Joseph Spak, an analyst with RBC Capital Markets LLC, said in a note to investors Wednesday that the firm had been expecting a $1.5 billion settlement for GM with the Justice Department. If the fine comes in smaller, Spak said it would be a “slight positive” for GM and its stock.

Henning said the settlement with the DOJ came quickly for a case such as this.

“It lets GM put it behind it quickly, and that way it becomes exactly what GM wants, which is (to be) yesterday’s news,” he said.

GM also faces hundreds of lawsuits stemming from the faulty part, including 100 U.S. class-action lawsuits and 21 in Canada from owners who say the recalls reduced the value of their vehicles.

The automaker also faces 172 U.S. lawsuits and nine in Canada over injury or death claims; those are separate from the compensation claims. There are also suits pending by shareholders. A Detroit automotive lawyer represent clients in a variety of automotive law matters including product liability matters.

The first trial stemming from the dozens of suits filed against GM and consolidated in front of a federal judge in New York is set to start in January. Lawyers are deposing dozens of current and former GM executives, including Barra set for October.

Wednesday, September 16, 2015


Original Story:

A Muslim flight attendant for ExpressJet says she was wrongly suspended from her job last month because she refused to serve alcohol to passengers, citing her religious beliefs.

Charee Stanley, a Detroit-based flight attendant for ExpressJet, filed a discrimination complaint Tuesday with the Equal Employment Opportunity Commission. A Memphis employee rights lawyer is reviewing the details of this case.

The airline had agreed to give Stanley a religious accommodation, saying she could work out an arrangement with the other flight attendant on duty so they could serve alcohol instead. She was suspended only after a colleague complained, said Lena Masri, an attorney with the Michigan chapter of the Council on American-Islamic Relations.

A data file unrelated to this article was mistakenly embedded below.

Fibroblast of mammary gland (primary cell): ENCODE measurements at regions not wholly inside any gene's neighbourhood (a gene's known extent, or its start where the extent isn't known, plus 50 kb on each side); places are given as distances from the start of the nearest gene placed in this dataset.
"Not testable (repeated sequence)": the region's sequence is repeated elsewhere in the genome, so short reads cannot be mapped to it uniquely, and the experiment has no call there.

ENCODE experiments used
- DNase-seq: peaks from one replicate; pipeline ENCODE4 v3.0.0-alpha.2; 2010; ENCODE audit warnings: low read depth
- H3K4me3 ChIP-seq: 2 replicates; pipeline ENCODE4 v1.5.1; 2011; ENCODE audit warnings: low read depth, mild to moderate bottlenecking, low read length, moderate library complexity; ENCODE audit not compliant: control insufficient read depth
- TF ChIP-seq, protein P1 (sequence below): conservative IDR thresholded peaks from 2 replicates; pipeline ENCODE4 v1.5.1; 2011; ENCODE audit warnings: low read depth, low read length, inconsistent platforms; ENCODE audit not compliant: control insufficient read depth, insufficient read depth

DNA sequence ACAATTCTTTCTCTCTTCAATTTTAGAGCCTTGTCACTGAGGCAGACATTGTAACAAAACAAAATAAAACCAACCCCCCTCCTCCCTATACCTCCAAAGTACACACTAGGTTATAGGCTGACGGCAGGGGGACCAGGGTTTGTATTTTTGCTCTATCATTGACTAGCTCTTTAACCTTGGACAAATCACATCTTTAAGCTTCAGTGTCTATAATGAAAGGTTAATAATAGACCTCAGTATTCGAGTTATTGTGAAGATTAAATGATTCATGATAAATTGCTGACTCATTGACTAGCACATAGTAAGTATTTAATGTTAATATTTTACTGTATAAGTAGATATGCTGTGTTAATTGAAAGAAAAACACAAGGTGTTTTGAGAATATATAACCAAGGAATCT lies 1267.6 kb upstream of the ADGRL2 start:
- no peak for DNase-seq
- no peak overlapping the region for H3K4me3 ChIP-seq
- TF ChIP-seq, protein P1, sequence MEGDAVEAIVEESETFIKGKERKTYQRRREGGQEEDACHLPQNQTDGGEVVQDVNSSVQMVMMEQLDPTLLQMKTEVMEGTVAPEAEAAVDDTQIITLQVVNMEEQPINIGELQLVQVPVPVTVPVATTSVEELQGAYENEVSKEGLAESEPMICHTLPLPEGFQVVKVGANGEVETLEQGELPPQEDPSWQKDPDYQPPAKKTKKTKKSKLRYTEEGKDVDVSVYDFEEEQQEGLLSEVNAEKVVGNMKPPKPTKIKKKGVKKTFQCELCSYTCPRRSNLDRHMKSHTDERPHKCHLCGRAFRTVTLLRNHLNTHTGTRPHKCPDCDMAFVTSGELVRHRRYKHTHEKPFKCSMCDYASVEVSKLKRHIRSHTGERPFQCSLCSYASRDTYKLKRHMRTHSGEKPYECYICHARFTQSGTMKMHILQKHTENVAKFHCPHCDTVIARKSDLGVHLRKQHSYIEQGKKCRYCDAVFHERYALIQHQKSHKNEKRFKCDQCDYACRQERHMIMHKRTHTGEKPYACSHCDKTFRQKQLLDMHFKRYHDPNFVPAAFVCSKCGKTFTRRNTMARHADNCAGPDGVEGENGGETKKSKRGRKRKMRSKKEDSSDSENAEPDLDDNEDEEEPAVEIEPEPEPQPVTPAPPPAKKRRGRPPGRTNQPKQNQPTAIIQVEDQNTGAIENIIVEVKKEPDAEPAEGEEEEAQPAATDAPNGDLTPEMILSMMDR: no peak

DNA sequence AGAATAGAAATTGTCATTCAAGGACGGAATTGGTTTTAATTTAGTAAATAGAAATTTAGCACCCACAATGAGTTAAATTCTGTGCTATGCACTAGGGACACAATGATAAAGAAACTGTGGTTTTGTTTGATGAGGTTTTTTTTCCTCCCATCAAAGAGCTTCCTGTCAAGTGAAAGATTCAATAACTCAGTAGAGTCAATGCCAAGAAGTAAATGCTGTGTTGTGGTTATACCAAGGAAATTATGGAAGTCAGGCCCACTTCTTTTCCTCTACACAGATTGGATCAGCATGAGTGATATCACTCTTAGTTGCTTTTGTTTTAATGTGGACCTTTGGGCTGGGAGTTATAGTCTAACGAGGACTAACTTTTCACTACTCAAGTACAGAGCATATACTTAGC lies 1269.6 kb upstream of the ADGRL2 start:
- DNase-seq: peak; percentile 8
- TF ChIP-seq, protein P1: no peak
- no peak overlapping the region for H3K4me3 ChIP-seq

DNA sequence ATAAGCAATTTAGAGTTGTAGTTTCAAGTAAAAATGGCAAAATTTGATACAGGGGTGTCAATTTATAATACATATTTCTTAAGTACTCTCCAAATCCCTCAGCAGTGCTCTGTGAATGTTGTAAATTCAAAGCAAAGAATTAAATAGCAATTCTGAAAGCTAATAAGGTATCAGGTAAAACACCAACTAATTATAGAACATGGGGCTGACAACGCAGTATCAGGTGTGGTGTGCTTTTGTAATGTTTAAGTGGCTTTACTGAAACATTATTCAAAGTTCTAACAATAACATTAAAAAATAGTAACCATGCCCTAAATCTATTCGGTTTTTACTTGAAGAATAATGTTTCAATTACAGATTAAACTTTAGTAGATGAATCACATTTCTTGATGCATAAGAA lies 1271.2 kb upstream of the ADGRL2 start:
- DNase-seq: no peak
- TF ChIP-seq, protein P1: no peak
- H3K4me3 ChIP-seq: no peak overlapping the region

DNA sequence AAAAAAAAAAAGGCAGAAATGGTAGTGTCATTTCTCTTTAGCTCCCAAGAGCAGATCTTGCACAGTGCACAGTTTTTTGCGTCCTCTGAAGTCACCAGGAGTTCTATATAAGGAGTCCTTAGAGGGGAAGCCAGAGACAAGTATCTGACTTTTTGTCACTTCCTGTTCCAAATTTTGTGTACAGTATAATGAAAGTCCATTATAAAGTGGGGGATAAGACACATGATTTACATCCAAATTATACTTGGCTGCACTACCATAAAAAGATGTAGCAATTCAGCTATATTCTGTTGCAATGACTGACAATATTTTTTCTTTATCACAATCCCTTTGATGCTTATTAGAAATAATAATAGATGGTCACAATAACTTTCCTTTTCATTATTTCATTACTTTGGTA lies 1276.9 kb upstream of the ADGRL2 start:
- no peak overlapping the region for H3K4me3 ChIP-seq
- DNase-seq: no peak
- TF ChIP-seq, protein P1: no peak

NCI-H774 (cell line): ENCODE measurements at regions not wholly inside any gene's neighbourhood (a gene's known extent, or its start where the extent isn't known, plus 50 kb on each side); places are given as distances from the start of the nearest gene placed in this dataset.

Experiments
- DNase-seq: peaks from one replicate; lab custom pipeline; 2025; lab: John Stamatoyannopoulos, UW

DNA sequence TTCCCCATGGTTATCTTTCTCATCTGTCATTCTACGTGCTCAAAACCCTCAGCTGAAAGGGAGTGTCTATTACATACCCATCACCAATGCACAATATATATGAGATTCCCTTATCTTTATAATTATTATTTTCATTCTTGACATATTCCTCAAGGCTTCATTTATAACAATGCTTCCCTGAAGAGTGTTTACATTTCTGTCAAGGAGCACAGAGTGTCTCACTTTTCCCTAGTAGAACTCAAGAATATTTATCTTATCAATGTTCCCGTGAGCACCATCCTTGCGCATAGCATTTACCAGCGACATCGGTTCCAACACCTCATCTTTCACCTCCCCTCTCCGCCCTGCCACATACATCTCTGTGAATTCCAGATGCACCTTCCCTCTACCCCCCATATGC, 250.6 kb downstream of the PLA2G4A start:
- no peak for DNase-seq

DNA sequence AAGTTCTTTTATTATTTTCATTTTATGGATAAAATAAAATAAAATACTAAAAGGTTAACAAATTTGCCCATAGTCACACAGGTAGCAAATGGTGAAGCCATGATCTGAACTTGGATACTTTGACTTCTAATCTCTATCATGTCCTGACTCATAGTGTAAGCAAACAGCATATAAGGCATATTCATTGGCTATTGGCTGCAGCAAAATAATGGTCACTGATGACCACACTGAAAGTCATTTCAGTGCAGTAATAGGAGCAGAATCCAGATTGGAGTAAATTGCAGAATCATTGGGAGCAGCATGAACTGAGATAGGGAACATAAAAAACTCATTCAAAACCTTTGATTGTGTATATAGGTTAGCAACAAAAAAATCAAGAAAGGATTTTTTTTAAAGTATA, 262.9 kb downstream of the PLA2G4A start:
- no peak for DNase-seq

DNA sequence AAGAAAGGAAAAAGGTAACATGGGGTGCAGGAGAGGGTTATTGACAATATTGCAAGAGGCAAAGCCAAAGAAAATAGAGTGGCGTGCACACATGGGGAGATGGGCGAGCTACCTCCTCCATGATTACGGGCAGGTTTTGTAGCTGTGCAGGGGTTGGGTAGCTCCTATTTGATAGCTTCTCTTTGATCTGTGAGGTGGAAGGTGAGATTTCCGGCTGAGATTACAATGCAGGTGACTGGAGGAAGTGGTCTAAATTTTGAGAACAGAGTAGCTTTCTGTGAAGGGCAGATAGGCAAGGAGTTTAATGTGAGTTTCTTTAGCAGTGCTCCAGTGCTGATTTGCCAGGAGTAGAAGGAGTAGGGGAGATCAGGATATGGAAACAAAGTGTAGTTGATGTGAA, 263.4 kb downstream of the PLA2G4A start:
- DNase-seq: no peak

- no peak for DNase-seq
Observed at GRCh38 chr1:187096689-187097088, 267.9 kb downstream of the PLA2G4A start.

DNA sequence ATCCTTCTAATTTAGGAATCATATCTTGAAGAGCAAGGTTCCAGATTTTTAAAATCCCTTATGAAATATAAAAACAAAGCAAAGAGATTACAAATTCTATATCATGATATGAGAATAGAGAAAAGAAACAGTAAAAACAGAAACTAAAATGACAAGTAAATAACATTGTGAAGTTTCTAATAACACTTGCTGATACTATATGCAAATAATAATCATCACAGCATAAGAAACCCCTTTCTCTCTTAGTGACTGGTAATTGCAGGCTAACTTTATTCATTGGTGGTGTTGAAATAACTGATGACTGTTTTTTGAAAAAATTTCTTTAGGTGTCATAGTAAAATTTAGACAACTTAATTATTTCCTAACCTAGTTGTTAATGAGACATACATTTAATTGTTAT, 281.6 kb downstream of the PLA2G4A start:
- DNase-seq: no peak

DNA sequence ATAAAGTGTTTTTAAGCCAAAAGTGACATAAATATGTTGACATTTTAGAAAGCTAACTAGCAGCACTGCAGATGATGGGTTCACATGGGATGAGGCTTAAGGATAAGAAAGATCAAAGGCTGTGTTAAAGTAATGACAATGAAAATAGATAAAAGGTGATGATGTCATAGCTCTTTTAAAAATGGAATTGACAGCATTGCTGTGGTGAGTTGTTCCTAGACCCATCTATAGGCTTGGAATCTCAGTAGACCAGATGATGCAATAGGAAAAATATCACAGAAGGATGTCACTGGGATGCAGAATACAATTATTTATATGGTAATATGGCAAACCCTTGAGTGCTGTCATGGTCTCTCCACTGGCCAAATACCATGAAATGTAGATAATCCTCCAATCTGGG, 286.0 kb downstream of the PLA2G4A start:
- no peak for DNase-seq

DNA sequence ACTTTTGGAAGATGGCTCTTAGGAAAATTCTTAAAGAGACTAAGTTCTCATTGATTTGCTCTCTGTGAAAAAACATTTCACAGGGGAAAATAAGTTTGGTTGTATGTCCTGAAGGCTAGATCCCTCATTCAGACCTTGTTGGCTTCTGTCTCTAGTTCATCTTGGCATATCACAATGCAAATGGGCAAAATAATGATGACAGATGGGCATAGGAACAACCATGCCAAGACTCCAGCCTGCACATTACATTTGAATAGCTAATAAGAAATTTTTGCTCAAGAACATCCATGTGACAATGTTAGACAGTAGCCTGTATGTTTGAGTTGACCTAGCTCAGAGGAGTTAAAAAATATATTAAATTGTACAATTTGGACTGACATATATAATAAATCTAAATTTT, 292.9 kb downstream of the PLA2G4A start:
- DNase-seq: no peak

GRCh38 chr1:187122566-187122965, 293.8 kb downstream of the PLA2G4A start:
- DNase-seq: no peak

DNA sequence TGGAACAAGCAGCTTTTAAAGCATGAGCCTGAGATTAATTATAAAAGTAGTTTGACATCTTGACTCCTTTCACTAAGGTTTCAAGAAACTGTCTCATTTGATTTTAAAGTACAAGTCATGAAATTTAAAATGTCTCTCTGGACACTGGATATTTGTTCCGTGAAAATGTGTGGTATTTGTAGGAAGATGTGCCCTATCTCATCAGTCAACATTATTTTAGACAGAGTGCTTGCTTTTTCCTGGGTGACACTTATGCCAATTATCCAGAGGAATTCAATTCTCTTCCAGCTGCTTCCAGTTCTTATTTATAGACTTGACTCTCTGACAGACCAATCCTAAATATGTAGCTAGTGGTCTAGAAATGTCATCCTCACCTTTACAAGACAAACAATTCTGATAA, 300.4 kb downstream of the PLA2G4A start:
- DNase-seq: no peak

Stanley, 40, has worked for the Atlanta-based airline for nearly three years and during that time converted to Islam, Masri said. Stanley approached a supervisor in June after learning that her faith forbids not just consuming alcohol but also serving it.

When the co-worker complained, Stanley was put on unpaid leave for a year, Masri said.

"She was placed on unpaid leave for following the instructions that ExpressJet airlines gave her," Masri said.

Masri claimed the complaint against Stanley was discriminatory, with the employee noting Stanley carried a book with "foreign writings" and wore a head scarf. A Memphis employment discrimination lawyer represents clients in employee rights cases involving whistle blowers, victims of retaliation, discrimination, and harassment.

A spokeswoman for ExpressJet said in an emailed statement that the airline values diversity but could not comment on specific personnel matters.

"At ExpressJet, we embrace and respect the values of all of our team members. We are an equal opportunity employer with a long history of diversity in our workforce," the statement said.

ExpressJet has 9,000 employees, 388 planes and averages 2,200 flights each day, according to the company's website.


Original Story:

Lawyers hired to compensate victims of General Motors’ faulty ignition switches have finished determining which claims are eligible, rejecting 91% of them.

The compensation fund led by lawyer Kenneth Feinberg approved 399 of the 4,343 claims filed and rejected 3,944. A San Francisco product liability lawyer has experience representing clients who have been injured as a direct result of the use or contact with a defective or dangerous product.

Camille Biros, deputy administrator of the fund, said Monday that the claims that were rejected “couldn’t support any connection to the ignition switch.” For example, she said, claims were submitted for cars that weren’t part of the recall for faulty ignition switches in older compacts such as the Chevrolet Cobalt. In other cases, the air bags inflated in the crash, an indication that the ignition switches were not at fault, Biros said.

Last year, GM recalled 2.6 million small cars because the ignition switches could slip out of the run position, causing the cars to stall unexpectedly, disabling the air bags and power steering and brakes. A Charlotte product liability lawyer represents clients in product design defects, manufacturing defects, and product marketing defects.

The fund has made offers in 124 death cases and 275 injury crashes. Of those, 325 were accepted, eight rejected and 65 haven’t decided. One injury claim was added to the eligible list in the last week.

Families of those who died will get at least $1 million. GM has set aside $625 million to compensate people. A Kentucky automotive lawyer is following this story closely.

GM said in a second-quarter filing with securities regulators that it had paid $280 million to compensate ignition-switch crash victims and their families as of July 17. The company said it faces 181 wrongful-death or injury lawsuits due to recalled vehicles in the U.S. and Canada. A Nashville product liability attorney is reviewing the details of this case.